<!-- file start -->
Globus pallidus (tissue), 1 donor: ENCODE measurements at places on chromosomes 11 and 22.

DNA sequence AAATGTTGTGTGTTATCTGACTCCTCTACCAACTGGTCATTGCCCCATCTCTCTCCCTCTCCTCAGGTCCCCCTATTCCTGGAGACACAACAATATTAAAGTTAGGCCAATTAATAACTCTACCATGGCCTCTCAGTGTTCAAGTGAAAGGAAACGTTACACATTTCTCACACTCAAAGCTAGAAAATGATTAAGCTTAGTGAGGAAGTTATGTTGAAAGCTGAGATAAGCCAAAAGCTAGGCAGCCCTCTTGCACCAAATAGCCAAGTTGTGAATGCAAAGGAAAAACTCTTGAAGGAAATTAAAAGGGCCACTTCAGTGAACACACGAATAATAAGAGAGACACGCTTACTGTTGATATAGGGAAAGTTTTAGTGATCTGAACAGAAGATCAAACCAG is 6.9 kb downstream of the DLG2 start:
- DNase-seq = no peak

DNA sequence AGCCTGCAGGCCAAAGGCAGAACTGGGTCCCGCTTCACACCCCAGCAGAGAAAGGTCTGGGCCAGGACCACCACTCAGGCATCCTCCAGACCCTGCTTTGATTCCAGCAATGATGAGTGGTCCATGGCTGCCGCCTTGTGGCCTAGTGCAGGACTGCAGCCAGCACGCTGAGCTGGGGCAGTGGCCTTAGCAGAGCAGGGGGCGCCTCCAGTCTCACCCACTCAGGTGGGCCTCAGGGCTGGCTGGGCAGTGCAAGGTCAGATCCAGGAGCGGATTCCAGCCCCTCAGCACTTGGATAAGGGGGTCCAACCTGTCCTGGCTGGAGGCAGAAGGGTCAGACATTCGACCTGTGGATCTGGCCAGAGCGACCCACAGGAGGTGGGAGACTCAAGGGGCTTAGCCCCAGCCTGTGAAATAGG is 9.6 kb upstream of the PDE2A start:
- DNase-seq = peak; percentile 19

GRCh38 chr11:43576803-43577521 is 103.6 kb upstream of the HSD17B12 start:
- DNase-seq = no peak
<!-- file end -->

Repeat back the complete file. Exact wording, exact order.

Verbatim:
Globus pallidus (tissue), 1 donor: ENCODE measurements at places on chromosomes 11 and 22.

DNA sequence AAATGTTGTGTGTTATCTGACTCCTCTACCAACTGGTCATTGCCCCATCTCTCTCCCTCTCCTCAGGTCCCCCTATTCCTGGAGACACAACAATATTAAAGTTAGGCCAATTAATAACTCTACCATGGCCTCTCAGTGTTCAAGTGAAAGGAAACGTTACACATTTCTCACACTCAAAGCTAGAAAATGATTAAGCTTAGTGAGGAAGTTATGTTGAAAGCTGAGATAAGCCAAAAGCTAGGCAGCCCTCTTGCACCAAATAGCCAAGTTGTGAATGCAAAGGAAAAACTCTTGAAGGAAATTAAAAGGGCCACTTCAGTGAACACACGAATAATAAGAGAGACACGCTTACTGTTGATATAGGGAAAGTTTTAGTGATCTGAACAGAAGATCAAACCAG is 6.9 kb downstream of the DLG2 start:
- DNase-seq = no peak

DNA sequence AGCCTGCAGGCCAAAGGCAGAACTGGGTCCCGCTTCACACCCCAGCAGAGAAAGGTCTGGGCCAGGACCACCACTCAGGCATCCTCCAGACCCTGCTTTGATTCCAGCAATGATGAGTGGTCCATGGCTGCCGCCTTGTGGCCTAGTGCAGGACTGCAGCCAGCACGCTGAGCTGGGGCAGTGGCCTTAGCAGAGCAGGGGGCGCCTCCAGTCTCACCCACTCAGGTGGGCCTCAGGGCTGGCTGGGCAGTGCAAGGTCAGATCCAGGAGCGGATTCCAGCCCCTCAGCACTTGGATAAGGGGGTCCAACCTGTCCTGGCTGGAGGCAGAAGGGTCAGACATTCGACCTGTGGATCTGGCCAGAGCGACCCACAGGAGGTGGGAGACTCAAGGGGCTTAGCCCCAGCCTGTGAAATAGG is 9.6 kb upstream of the PDE2A start:
- DNase-seq = peak; percentile 19

GRCh38 chr11:43576803-43577521 is 103.6 kb upstream of the HSD17B12 start:
- DNase-seq = no peak